Coco’s Island, Circuit Playground Express, and TheThingsNetwork #SharkWeek #CircuitPlaygroundExpress #IoT #MakeCode #Adafruit @NatGeo @thethingsntwrk @MSMakeCode

After our previous post on Isla del Coco, we hear more about the research and data collection being done sponsored by National Geographic. There are a number of initiatives that pique our interest:

For Shark Week, they are looking at computer vision to monitor the underwater populations:

For the biology of the Island this has a particular scientific value when we talk about Whale Sharks (Rhincodon typus) as Computer Vision is already being used in Galapagos. So if we are sharing populations between the Islands, we will know by name which ones make the travel and when they do it.

We hope to use computer vision to identify individuals with the following species:

  • Whale Sharks (Rhincodon typus)
  • Tiger Sharks (Galeocerdo cuvier)
  • Cetacea such as Whales and Dolphins

For networking all the monitoring data:

Long range and low power devices like TheThingsNetwork and easy to use microcontrollers are changing the game so much that it is not enough to make, and encourage the maker community to build devices useful for scientists and rangers, but it is important to teach them how to program their own, understand how code works and to have them work with hardware.

They continue their work with the Adafruit Circuit Playground Express, although due to degradation of their Internet connection, they are setting up a local method for MakeCode editing

Finally, they are hoping to be sponsored for a remote underwater drone. You can help for free!

S.E.E. Initiative

A number of corporate sponsors have gathered around the Science Exploration and Education Initiative to donate Tridents to applicants, to which we are now a part of.

Having one of this amazing drones will allow Rangers and visiting Scientist:

  • Night exploration: Bull Sharks (Galeocerdo cuvier) have been visiting the Island since 2006 where they have been decimating Turtles and Silky Sharks (Carcharhinus falciformis) to the point that both are now rare. In the last few years, attacks to humans have made necessary to prohibit any night dives (except for specific scientific reasons). This, we think has lowered the chances for species discovery as we can only be under for less than half a day. We are also interested in doing ultra-violet phosphorescence studies of the reef corals and other species, since this has not been explored in the past in this environment.
  • Boat hull inspection: As nature is an absolute priority on the Island, the inspection of the hulls of boats is very important to determine the level of dirt and contamination a visiting boat might expose to the Island.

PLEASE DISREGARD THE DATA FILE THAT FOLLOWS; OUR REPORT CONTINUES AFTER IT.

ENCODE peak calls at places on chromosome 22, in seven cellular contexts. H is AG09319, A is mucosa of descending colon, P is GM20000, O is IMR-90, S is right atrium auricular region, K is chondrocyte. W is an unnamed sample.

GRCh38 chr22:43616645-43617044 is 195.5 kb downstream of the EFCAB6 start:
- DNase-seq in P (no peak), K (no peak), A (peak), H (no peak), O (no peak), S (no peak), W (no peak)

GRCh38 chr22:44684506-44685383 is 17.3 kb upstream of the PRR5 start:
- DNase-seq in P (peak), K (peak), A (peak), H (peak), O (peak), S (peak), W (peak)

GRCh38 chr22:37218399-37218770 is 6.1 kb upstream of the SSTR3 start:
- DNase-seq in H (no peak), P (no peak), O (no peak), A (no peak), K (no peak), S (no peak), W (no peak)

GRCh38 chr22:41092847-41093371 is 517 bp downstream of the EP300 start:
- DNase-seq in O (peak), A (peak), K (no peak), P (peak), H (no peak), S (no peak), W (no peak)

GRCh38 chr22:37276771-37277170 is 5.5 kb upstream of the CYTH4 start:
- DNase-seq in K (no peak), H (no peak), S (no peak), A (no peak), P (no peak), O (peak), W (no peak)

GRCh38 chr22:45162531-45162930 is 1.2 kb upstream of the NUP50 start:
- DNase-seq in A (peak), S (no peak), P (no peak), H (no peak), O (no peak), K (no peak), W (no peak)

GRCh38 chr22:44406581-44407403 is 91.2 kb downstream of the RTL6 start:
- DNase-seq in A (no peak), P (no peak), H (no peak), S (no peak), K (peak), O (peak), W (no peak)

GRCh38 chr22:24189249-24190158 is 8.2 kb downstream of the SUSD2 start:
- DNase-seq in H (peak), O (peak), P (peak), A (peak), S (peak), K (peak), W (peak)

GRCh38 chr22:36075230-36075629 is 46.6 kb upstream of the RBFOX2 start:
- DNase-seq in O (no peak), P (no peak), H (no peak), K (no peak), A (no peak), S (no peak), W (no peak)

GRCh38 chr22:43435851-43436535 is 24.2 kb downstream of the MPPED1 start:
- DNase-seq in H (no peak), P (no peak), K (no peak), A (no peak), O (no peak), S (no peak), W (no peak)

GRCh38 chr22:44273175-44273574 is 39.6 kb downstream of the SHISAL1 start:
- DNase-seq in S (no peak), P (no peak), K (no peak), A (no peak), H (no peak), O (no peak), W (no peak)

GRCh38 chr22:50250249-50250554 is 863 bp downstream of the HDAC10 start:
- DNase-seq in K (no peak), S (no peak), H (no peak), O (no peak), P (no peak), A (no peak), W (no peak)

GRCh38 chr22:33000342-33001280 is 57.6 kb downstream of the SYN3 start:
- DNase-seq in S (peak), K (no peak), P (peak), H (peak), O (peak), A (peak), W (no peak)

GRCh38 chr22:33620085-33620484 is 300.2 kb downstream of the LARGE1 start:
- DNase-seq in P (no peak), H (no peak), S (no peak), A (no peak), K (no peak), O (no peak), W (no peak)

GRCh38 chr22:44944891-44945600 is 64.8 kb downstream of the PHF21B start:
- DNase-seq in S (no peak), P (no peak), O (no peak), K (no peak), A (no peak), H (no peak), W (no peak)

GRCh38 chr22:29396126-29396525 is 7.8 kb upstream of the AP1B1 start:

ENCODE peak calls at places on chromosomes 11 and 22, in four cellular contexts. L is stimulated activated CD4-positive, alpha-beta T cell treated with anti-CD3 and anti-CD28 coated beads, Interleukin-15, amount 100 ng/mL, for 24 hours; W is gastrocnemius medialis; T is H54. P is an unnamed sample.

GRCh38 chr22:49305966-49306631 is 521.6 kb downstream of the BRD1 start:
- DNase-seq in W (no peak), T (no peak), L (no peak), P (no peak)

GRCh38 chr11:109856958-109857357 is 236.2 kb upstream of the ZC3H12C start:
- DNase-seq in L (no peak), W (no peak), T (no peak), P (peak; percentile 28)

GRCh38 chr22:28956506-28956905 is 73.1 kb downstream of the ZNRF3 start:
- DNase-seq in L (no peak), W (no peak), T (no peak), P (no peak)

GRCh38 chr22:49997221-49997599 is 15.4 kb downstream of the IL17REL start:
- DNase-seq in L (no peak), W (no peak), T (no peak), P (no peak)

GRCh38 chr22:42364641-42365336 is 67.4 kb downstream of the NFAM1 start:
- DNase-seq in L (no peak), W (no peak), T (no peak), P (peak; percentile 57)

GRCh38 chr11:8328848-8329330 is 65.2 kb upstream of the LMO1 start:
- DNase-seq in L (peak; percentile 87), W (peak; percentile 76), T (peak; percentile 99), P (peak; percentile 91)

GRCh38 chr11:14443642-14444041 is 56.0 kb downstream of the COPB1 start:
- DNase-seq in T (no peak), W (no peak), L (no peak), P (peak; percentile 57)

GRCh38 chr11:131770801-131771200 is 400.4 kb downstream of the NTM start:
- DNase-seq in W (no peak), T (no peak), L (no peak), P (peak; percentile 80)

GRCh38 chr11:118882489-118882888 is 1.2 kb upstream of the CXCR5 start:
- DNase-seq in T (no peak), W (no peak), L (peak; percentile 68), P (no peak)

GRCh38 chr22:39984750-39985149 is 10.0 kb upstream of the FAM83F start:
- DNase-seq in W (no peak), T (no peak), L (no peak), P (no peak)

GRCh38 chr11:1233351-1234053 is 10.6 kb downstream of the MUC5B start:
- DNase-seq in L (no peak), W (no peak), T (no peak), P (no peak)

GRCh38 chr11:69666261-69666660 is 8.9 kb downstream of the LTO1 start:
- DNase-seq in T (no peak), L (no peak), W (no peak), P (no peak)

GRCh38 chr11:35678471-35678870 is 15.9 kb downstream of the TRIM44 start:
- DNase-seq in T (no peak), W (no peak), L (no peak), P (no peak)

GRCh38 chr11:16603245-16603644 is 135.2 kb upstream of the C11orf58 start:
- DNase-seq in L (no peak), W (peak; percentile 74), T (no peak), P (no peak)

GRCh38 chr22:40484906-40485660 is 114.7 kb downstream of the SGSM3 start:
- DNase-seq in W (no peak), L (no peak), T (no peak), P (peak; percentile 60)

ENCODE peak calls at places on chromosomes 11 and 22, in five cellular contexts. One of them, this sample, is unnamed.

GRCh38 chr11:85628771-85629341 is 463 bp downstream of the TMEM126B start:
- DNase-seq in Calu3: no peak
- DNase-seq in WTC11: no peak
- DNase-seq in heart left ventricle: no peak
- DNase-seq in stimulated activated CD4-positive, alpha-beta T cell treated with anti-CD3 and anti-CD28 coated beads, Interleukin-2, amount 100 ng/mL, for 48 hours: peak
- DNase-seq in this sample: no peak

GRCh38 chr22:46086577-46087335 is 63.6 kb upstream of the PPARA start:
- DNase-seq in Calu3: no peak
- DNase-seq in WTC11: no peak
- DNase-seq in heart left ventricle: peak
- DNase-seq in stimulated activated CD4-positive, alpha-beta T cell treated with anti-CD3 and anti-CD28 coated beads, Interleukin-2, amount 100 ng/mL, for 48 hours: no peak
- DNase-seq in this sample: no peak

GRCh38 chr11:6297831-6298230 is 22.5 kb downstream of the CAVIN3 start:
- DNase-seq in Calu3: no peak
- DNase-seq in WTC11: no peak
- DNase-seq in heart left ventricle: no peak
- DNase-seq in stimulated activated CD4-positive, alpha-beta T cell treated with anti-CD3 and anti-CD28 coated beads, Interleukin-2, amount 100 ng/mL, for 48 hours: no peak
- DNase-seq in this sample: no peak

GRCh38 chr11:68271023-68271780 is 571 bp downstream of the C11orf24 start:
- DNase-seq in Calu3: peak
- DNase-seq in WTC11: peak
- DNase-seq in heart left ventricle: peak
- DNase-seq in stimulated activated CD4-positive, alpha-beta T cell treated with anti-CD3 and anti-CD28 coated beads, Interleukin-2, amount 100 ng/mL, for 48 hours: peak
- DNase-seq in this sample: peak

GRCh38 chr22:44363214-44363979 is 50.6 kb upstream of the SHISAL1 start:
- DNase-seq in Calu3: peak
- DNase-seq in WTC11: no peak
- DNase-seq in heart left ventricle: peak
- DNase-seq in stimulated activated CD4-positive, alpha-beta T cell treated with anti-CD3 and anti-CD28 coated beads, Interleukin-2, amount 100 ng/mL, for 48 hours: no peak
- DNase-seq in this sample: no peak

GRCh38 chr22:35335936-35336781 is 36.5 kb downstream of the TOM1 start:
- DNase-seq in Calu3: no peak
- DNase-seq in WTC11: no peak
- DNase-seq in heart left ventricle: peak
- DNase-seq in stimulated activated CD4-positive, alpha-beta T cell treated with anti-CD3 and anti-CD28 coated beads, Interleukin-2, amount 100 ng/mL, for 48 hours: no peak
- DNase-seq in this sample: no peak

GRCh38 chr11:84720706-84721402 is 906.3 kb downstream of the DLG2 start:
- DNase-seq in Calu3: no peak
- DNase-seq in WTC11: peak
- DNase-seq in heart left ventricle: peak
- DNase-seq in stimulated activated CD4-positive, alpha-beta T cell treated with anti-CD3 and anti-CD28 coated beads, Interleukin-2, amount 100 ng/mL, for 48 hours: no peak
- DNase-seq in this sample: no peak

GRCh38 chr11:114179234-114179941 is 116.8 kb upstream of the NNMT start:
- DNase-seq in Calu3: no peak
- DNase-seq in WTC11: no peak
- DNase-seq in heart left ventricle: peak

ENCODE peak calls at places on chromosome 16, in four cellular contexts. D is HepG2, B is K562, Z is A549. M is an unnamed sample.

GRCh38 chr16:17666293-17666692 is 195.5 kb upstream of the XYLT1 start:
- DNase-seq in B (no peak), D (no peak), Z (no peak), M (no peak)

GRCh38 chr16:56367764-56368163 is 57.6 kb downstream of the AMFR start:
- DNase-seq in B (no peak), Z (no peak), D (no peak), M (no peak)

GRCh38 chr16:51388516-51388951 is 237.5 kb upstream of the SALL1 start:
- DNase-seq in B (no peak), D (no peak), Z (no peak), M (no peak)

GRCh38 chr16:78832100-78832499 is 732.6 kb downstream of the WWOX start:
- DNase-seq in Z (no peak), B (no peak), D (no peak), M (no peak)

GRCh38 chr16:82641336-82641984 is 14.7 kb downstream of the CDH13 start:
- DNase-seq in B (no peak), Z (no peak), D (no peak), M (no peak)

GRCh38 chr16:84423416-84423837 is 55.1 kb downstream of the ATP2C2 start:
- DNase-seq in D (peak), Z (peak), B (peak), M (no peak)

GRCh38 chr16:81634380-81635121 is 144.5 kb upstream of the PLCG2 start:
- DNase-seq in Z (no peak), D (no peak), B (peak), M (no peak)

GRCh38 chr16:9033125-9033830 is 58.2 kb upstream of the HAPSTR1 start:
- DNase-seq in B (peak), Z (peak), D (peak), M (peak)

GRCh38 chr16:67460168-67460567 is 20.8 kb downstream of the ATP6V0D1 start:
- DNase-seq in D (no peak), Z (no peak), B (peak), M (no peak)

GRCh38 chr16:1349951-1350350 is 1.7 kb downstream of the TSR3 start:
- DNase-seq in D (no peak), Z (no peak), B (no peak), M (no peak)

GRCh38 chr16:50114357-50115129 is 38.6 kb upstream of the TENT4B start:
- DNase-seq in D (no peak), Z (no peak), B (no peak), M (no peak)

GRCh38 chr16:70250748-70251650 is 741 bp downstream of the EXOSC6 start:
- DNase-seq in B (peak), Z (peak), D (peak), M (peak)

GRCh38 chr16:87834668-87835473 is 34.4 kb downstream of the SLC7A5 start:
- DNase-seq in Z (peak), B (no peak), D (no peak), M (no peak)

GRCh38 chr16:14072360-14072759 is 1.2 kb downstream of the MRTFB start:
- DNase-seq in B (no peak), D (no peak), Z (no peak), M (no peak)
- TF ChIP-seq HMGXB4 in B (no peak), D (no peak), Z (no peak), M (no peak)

• Longer, frequent reef monitoring: The planning and frequency of the expeditions is mostly determined by the schedules of visiting tourists, and dive times limited by the diving gear. Having an unmanned drone will allow for less gear, lighter boats, and very frequent visits to the reef, specially parts that are infrequent or restricted to tourists.
  • Mapping: At Greencore we have been builing a +140 Xeon cluster for image processing, in preparation for doing aerial photography and then convert it to 3D precision maps of the Island, available under free content licenses like Creative Commons. To our surprise this opportunity might shift our priorities so that we start underwater mapping before the aerial one.

But this is the one new that has created a sparkle of anticipation for Rangers and Researchers:

  • Unfrequently-explored depths: The current diving gear has allowed most of the exploration to happen at around 20 meters, with a maximum of 35 meters. Sometimes there is a chance to hire piloted submersibles with depth ranges of about 100 meters to 450 meters, so there is a huge gap in the explored depths of what is called the mesophotic zone. A quick recount with the rangers brings to memory a handful of +100m dives, but none at the 35m-100m range, so this is an amazing chance for species discovery.

Now, wait?

For us we still have a lot of things to show the S.E.E. Initiative that there is a need to have this amazing equipment in the number #4 site ranked among Marine Protected Areas, to demonstrate ways we plan to use it, to build a program for free training and certification for Rangers and Scientist, and to start integrating it to future research programs on Coco’s Island.

What can you do?

We need more followers for our expedition, so we could appreciate it if you click the Follow button at the top of the Expedition and if necessary follow the steps to create an account in the Openexplorer social network from NatGeo.

Click the yellow Follow button near the top of this blog to help.


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